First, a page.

Beaver on Snake River bank - Barker Ewing
Beaver along the Snake River

The beavers along the Snake fell Cottonwoods and Willows for food, just as their counterparts do alongside the beaver ponds. A beaver’s primary food source is the delicate layer of cambium between the inner bark and the wood. And since beavers can’t climb, down the tree goes. Just like pond-dwelling beaver, our Snake River bank beavers also use tree branches to build the domed home called a lodge. Pond beavers usually build in the middle of the pond for protection, while the bank beaver use the lodge to cover the den that they’ve excavated into the riverbank. …continue reading Toughest Teeth in Town

Nature and Literature

Barker-Ewing, Environment, Rafting, Wildlife

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When I was in high school many years ago, the local environmental education program offered some great courses to help students see, imagine and create connections between the classroom and the great outdoors: Art and Nature, Nature and Literature, and Nature and Photography. I remember taking a Nature and Photography one winter and delighting in the contrasts between shadow and light as I tried to capture drift lines, silhouettes, and the subtleties of the snowy landscape. Those early days at the Teton Science School were adventurous and illuminating, and many of us who passed through its wooded gates have moved on to careers in science, ecology and the outdoor industry. It part of the reason why I chose the river-guiding life 35 years ago – and why I’m still guiding today.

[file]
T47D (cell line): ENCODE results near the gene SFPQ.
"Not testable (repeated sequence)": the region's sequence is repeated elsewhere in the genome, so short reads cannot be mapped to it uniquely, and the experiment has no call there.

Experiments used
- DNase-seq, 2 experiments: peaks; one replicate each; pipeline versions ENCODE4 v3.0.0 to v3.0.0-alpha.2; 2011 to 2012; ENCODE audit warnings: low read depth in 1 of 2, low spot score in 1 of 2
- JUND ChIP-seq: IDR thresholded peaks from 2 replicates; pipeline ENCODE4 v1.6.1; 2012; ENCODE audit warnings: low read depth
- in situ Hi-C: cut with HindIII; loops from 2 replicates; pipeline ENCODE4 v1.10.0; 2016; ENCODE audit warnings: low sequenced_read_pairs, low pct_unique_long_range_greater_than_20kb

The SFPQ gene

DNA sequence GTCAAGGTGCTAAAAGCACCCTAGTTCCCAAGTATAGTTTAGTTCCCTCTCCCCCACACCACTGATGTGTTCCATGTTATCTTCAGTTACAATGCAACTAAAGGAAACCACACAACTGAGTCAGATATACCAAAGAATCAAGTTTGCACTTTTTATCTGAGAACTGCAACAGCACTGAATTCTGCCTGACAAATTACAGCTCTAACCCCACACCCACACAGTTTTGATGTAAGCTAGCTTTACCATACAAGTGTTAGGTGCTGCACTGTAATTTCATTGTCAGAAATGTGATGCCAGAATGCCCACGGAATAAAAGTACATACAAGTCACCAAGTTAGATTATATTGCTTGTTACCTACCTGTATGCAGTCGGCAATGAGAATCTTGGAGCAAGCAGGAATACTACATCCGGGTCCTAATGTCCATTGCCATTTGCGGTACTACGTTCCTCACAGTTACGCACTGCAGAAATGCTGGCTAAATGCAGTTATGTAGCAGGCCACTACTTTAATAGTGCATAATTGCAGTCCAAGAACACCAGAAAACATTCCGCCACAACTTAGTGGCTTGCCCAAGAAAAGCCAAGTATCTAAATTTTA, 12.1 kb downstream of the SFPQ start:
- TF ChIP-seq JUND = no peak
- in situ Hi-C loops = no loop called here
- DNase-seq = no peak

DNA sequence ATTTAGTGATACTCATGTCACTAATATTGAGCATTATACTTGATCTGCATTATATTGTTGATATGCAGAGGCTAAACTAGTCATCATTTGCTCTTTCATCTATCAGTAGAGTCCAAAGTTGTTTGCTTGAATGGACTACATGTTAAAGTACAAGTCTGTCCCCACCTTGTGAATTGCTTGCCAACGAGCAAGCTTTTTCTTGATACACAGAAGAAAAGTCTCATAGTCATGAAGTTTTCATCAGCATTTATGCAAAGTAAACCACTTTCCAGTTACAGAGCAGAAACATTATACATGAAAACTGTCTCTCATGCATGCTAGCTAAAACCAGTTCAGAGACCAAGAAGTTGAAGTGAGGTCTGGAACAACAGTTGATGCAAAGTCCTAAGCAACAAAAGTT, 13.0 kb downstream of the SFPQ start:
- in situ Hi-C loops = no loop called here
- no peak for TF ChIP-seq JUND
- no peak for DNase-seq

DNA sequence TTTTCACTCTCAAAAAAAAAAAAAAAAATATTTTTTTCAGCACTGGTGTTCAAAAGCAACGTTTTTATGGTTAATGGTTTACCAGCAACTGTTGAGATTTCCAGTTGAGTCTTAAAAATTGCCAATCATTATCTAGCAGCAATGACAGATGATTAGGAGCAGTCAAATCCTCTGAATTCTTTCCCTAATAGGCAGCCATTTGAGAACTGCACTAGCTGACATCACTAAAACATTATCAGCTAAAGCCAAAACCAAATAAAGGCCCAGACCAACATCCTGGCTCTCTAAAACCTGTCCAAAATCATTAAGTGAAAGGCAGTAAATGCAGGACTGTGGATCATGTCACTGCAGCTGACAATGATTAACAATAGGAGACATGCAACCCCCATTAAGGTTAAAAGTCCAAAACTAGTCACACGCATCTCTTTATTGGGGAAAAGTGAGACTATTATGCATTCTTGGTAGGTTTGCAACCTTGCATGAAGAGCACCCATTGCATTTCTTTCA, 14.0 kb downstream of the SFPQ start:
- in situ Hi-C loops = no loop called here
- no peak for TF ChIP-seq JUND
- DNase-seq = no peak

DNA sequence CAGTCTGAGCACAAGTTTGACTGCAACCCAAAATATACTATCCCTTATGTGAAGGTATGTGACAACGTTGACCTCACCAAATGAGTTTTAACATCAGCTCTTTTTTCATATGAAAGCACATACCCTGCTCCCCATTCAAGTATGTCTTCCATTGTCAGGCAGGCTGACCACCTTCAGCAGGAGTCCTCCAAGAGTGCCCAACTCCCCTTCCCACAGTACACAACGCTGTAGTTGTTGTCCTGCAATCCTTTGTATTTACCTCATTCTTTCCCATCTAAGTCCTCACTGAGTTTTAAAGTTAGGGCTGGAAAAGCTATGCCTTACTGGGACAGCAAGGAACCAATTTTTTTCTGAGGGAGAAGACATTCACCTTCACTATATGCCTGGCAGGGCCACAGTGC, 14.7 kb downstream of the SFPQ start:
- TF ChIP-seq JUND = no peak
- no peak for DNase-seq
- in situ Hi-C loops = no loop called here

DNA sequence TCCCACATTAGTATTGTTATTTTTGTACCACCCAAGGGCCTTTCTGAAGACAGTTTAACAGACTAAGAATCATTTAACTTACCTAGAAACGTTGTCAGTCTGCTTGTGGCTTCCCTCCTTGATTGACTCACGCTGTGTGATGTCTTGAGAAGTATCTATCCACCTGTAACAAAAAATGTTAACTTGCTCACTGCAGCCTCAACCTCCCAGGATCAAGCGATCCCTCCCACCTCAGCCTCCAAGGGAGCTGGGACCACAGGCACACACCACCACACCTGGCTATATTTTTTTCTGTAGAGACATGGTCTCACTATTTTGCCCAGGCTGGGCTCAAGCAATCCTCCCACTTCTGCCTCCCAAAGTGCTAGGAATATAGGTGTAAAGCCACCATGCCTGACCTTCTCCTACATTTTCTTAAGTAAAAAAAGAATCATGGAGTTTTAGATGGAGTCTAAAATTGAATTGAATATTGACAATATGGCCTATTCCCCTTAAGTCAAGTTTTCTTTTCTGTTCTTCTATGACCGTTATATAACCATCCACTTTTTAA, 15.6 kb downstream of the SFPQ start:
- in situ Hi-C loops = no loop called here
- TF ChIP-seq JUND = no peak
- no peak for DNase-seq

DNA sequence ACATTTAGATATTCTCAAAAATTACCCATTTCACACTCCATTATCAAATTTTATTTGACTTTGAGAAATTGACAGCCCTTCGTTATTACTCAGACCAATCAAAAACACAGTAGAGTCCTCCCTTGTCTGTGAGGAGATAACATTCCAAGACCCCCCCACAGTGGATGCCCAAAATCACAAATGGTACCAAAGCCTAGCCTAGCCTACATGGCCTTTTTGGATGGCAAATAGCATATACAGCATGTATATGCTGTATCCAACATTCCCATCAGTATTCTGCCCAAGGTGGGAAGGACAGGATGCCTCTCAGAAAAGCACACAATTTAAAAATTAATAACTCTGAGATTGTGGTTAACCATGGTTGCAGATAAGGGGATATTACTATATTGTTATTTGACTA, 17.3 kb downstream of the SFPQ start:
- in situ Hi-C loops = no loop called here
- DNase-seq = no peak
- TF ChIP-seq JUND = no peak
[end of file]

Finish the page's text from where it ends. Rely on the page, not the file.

I was recently reminded of these formative experiences at the Teton Science School when I chanced across an advert for a master filmmaking class put on by the great documentarian Werner Herzog. Herzog’s required reading: The Peregrine, by J.A. Baker. Herzog talked about The Peregrine as the only book you’d need to become a great filmmaker. I’m always on the prowl for illuminating reading, and a huge fan of Herzog’s films, so I ran down to our local independent bookstore (The Country Bookshelf in historic downtown Bozeman) and grabbed a copy. If you are in Jackson, try the Valley Bookstore, or order a copy. …continue reading Nature and Literature